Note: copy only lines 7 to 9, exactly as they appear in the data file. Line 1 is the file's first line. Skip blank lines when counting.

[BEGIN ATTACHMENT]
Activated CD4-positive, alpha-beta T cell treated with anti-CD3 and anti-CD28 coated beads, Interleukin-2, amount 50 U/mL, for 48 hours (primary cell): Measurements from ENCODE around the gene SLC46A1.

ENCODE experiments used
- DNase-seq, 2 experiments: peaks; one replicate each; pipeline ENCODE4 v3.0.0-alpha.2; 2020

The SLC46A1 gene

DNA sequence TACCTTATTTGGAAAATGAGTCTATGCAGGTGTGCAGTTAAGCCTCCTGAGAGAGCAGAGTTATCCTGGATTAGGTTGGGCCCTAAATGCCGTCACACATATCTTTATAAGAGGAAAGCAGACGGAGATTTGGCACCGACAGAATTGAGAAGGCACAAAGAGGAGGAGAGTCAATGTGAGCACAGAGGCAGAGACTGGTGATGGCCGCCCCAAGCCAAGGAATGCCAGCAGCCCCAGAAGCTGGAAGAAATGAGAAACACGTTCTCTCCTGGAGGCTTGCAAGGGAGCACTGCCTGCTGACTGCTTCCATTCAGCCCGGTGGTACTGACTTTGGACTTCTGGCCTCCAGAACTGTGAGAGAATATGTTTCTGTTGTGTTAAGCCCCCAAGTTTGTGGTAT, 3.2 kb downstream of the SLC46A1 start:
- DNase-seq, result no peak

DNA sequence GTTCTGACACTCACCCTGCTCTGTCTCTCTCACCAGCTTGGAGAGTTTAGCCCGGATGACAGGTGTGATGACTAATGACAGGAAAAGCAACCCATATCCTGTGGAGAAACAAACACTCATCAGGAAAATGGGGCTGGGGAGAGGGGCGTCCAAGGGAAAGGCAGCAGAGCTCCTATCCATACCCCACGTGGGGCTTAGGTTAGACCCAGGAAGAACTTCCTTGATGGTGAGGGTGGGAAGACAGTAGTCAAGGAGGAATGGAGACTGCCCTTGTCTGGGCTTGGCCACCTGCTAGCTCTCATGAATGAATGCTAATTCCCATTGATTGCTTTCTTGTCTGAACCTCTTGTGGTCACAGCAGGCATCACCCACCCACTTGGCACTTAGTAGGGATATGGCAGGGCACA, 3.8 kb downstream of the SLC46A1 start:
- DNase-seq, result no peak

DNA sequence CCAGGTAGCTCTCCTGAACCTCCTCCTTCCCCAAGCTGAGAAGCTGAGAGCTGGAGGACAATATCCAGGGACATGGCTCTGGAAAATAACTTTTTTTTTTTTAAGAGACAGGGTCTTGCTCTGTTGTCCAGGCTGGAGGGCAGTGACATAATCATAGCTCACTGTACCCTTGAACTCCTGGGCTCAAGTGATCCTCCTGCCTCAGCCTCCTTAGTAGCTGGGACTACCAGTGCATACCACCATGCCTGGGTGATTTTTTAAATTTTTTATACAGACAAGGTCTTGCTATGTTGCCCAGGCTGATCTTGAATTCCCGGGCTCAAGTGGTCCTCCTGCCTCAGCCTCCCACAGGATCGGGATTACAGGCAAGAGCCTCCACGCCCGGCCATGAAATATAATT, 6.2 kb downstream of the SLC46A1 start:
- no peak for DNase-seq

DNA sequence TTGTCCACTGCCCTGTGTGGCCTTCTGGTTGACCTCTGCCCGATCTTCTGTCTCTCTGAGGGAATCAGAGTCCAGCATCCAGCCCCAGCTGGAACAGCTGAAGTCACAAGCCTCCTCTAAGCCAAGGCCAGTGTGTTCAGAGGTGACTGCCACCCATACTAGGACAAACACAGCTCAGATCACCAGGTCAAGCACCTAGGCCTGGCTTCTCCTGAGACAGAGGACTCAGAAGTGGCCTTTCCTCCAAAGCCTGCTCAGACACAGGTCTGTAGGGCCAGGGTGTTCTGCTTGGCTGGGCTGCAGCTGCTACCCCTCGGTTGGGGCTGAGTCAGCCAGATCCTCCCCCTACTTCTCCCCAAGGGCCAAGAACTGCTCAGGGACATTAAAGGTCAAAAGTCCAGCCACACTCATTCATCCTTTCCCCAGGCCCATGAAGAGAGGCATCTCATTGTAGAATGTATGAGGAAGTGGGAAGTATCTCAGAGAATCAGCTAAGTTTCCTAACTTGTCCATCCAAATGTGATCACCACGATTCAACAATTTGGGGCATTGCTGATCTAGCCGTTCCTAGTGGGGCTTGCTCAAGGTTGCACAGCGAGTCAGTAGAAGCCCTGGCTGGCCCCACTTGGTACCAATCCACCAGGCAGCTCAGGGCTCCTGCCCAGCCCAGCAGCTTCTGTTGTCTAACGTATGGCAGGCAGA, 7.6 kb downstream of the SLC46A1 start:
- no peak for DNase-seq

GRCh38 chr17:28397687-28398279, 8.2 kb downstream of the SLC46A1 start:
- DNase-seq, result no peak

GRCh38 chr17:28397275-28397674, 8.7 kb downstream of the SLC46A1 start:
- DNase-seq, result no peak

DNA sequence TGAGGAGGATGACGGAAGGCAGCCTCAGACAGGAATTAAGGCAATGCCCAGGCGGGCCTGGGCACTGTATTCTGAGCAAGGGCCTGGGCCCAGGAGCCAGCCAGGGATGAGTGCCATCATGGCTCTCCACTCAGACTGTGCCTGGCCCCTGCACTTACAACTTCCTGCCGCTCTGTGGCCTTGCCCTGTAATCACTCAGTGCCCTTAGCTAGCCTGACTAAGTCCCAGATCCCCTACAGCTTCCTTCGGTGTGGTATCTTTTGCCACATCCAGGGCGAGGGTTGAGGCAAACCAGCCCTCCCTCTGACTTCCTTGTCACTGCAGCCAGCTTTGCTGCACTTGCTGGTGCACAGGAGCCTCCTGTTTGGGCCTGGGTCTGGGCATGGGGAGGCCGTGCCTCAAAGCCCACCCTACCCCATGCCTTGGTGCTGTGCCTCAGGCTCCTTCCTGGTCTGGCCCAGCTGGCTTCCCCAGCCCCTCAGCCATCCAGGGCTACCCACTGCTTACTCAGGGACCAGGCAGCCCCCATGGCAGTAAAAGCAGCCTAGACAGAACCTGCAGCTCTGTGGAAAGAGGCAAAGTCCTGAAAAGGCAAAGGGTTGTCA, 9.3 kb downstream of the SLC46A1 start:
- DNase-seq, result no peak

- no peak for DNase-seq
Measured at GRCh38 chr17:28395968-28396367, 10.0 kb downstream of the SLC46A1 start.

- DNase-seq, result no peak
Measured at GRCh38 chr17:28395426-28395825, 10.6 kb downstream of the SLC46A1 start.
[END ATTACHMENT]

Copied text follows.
DNA sequence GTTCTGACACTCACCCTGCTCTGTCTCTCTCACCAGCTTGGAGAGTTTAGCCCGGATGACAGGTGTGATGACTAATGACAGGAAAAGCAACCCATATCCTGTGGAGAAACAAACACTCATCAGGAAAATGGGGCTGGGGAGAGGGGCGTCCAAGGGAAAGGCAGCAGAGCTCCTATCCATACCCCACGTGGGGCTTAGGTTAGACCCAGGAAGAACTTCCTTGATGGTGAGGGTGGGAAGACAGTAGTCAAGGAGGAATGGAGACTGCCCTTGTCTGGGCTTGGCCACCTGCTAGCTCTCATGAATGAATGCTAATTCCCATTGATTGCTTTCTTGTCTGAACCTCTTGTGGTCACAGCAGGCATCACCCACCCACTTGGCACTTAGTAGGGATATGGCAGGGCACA, 3.8 kb downstream of the SLC46A1 start:
- DNase-seq, result no peak

DNA sequence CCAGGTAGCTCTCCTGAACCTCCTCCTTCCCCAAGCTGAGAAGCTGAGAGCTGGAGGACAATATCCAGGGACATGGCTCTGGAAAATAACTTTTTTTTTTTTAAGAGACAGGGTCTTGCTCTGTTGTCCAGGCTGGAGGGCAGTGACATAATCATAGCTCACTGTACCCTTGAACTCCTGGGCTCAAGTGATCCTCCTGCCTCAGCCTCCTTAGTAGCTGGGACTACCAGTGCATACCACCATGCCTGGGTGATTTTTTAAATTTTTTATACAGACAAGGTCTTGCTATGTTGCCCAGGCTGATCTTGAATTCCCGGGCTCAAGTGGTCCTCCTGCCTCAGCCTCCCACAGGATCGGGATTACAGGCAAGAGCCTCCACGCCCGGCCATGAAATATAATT, 6.2 kb downstream of the SLC46A1 start: